John Calvin rightly said in his commentary, “It is no ordinary dignity that is ascribed to the church when it is called the pillar and ground of the truth. For what higher terms could he have used to describe it?” This is an amazing idea to think that the church is somehow the support of truth in this world. It’s an amazing idea because if you think about it, the truth is actually the foundation for the church. The truth in Jesus Christ is what supports us. From one vantage point, that is so very true. And yet from another vantage point, we can think of the other way around, how the church itself is a support for the truth. In this world that worships false gods and denies biblical morality there is great need to stand up and support the truth. When there is so much propaganda today by the unbelieving world to convince us of things that are not true, we now as much as ever, need the church to be a support for truth. And that’s what this passage says. The word pillar in verse 15 is just that. Think of a column that keeps the roof from caving in on a building. And the word for ground in verse 15 is foundation language, which could also be translated as a support. This is what keeps a building from toppling over. So, Paul is saying that the church exists to prop up the truth in this world for all to see.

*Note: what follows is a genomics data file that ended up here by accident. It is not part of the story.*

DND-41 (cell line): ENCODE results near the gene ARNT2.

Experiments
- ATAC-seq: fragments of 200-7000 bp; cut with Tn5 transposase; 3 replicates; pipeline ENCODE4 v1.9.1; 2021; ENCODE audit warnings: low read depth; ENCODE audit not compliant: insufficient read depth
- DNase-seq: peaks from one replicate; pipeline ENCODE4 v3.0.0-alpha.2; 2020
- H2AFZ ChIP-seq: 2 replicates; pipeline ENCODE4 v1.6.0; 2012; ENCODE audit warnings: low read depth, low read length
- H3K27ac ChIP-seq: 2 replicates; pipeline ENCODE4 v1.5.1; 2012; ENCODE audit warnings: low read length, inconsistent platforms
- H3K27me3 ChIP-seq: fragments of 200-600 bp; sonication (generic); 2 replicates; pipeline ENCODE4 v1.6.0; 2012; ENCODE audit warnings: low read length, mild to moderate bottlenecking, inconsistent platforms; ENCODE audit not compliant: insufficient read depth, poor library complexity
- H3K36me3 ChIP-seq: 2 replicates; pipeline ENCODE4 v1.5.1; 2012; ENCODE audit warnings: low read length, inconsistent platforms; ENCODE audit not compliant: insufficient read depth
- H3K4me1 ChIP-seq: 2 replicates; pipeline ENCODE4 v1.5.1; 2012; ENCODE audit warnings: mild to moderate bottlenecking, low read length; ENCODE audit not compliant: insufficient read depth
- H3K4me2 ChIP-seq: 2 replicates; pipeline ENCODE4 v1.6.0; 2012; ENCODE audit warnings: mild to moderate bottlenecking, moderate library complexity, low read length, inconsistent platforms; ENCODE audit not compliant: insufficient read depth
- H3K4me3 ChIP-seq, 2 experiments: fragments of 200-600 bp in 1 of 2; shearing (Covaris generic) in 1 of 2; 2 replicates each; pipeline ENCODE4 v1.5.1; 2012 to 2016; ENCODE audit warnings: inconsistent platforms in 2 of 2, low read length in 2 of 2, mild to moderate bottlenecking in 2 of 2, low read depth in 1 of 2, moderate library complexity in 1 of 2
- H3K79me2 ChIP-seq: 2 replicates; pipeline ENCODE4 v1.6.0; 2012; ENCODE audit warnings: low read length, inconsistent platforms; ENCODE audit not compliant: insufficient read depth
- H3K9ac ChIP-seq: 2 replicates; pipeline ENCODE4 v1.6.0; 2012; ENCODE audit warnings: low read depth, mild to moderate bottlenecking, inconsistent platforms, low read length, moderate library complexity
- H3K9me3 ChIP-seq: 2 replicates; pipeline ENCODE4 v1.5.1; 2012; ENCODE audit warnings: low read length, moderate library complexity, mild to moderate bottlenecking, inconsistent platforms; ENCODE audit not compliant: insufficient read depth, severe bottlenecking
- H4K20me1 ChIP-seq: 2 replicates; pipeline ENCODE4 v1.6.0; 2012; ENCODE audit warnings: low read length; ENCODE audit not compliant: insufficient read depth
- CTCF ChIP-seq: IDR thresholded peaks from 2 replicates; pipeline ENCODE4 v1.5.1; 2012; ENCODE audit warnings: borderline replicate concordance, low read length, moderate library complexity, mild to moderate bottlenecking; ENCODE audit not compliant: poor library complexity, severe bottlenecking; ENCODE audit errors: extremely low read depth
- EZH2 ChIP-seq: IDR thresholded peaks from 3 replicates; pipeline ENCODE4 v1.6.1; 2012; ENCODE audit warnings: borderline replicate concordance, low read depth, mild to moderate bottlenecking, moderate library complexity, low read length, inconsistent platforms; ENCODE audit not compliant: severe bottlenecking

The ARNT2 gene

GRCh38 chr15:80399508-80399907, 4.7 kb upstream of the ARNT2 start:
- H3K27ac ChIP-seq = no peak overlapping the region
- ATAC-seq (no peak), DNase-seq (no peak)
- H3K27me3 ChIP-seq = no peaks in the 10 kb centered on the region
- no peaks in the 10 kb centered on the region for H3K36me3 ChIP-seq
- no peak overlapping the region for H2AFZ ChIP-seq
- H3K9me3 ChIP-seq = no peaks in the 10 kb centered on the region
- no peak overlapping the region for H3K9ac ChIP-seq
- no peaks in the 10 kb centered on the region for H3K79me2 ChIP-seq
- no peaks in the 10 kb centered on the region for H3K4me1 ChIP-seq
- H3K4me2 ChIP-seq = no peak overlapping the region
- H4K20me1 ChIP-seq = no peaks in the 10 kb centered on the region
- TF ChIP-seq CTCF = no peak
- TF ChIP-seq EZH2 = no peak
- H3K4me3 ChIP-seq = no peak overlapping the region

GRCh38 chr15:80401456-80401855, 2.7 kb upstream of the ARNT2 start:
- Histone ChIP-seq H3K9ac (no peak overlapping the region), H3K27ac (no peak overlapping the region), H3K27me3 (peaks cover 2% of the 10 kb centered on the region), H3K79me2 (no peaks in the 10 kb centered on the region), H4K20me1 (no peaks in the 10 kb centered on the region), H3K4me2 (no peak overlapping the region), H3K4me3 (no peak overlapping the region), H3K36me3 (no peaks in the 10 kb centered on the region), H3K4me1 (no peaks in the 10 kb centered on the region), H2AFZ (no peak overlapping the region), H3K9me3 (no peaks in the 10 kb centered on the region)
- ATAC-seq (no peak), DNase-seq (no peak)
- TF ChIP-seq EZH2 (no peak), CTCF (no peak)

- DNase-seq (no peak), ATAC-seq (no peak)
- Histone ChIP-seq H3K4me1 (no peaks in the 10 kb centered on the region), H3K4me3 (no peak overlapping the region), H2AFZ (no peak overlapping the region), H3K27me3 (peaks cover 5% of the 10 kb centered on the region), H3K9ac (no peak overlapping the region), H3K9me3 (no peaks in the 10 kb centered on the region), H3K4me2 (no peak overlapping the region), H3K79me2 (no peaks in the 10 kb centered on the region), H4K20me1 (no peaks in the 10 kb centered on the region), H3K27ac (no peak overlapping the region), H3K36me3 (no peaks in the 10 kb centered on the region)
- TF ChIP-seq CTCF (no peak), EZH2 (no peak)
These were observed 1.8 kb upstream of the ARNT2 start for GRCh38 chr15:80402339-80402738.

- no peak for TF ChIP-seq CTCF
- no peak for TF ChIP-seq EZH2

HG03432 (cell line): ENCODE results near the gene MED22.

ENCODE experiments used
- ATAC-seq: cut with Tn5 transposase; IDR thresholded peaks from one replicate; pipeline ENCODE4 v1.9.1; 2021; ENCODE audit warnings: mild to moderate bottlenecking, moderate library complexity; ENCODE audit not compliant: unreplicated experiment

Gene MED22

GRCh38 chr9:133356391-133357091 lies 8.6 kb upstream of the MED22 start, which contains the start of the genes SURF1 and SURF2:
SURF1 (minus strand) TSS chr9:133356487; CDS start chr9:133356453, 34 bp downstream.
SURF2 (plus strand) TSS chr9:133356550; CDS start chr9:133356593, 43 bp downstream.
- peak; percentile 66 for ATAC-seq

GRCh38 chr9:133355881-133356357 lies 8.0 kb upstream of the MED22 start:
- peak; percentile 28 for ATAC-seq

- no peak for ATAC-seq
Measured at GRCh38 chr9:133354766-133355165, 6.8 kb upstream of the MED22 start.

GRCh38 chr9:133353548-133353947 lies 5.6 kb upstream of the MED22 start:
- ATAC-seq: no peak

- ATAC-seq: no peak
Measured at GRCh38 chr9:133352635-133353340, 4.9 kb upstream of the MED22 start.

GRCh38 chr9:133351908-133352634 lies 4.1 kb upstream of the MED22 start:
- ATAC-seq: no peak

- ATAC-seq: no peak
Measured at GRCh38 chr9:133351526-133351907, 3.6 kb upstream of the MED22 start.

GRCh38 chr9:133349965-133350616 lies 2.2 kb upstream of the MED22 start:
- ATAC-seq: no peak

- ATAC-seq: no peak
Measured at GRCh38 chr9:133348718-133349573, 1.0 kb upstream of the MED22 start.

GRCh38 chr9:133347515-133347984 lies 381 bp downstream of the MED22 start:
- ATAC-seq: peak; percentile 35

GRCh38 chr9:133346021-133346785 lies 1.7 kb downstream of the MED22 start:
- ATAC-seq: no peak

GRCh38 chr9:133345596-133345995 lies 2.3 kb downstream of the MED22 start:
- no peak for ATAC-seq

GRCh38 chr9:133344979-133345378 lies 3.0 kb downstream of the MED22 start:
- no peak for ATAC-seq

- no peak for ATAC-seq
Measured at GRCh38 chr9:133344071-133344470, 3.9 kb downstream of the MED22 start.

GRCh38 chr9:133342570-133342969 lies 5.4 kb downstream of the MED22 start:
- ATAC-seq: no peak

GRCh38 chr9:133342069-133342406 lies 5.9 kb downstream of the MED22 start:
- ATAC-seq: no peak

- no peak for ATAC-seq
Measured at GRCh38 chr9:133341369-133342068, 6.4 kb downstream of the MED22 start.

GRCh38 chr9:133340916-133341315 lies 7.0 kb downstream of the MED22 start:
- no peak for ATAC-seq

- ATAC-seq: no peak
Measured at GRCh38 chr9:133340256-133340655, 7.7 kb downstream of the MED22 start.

Let’s think then about how we support the truth in this world as the church. First, we can support it because we have come to have and know and believe the truth. Last chapter, verse 4, speaks as Christians as those who have come to know the truth. Next chapter, verse 3, speaks of Christians also as those who have come to believe the truth. So, in order to support the truth, the church has to first have the truth and actually believe that the truth is true. And that is what we have. The Word of God has come to us and we have come to believe it. You can add to that even general revelation – that we have even recognized rightly that the world around us testifies that the living God has made all this. That truth we have also come to have and believe.

Similar to this, we as the church have come to understand the truth. I love the story of Acts 8 where an Ethiopian eunuch had come into contact with some truth. The eunuch had a copy of the book of Isaiah. He had the truth, but he didn’t understand the truth. So then, Phillip, a leader in the church, explained the truth to him. The result was that the eunuch then came to understand the truth. And so, that is part of our supporting the truth. Not only do we have it, but because of the Holy Spirit we understand it, so we can in turn help others to understand it.

The church also supports the truth by making us of it and relying upon it. I think of Ephesians 6 talking about the spiritual armor we use as Christians. One of the pieces of the armor is the belt of truth. 3 John 1:8 speaks of Christians walking in the truth. Surely that is one of the best ways we can support the truth is to actually put it into use and live by it. If you say you support something but never talk about it or act in line with it, then what does it mean for you to say you support that thing? But if we support the truth then we should show we support the truth by making use of it. That means we talk about it, make decisions based upon it, rely on it and trust it, and live by it.